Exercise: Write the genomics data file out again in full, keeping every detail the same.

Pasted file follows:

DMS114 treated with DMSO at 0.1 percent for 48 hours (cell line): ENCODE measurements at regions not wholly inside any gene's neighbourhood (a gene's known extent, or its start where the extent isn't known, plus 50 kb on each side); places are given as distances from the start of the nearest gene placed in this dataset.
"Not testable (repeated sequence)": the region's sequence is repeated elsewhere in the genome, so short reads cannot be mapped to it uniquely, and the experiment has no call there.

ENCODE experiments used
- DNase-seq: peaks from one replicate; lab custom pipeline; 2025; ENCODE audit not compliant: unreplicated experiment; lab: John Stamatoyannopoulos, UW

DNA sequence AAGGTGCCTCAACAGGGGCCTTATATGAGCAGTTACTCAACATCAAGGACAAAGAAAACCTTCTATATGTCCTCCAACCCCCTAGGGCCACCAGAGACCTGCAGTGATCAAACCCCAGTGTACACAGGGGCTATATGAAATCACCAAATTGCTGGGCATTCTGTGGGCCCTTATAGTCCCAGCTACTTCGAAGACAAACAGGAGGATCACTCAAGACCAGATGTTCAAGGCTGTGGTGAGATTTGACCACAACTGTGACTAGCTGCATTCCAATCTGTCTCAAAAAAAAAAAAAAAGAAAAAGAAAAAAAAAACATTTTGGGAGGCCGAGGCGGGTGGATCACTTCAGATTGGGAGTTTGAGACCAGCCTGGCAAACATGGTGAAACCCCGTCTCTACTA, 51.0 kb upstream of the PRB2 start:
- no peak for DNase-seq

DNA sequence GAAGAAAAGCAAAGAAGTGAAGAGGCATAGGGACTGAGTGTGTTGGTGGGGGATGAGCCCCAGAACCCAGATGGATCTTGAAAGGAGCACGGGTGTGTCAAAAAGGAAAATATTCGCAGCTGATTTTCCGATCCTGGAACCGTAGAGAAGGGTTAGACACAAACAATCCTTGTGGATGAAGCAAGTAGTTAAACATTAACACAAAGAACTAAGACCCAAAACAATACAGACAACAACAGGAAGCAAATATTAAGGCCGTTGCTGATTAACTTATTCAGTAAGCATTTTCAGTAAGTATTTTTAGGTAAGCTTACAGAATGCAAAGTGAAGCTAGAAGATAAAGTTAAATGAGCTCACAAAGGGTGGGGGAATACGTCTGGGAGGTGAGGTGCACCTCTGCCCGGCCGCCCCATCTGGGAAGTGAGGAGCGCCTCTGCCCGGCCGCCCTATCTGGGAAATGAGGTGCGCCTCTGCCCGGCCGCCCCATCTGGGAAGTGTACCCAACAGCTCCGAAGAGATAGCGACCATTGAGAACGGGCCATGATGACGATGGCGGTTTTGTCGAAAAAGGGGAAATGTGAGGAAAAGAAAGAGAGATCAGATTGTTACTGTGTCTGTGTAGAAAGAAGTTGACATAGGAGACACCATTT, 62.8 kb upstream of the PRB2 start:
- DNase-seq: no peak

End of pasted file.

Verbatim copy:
DMS114 treated with DMSO at 0.1 percent for 48 hours (cell line): ENCODE measurements at regions not wholly inside any gene's neighbourhood (a gene's known extent, or its start where the extent isn't known, plus 50 kb on each side); places are given as distances from the start of the nearest gene placed in this dataset.
"Not testable (repeated sequence)": the region's sequence is repeated elsewhere in the genome, so short reads cannot be mapped to it uniquely, and the experiment has no call there.

ENCODE experiments used
- DNase-seq: peaks from one replicate; lab custom pipeline; 2025; ENCODE audit not compliant: unreplicated experiment; lab: John Stamatoyannopoulos, UW

DNA sequence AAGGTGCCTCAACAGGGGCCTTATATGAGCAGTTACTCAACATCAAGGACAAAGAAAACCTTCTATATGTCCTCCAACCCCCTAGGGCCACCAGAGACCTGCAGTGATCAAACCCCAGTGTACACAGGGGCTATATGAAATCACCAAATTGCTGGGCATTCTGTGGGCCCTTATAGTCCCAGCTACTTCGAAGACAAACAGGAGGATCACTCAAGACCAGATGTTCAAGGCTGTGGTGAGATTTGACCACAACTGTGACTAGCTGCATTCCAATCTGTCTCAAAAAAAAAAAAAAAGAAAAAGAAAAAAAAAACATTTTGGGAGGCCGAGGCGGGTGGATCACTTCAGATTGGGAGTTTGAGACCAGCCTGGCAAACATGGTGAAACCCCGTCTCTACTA, 51.0 kb upstream of the PRB2 start:
- no peak for DNase-seq

DNA sequence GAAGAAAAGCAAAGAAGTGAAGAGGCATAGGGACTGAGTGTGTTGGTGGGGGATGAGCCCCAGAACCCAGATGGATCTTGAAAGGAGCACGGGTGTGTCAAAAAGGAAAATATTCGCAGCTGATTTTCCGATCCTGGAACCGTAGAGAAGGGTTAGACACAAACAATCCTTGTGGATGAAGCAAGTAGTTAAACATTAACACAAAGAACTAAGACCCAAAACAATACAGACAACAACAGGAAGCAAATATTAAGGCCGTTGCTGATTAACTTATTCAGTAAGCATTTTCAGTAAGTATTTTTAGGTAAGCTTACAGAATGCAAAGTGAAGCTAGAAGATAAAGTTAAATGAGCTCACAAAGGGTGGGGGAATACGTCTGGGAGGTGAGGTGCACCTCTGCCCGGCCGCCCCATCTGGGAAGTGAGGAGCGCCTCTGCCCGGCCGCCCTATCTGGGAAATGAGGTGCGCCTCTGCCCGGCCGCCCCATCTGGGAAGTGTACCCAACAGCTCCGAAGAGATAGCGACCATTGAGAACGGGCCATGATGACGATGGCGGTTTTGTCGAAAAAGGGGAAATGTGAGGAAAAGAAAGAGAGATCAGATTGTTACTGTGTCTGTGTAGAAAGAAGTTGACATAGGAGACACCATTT, 62.8 kb upstream of the PRB2 start:
- DNase-seq: no peak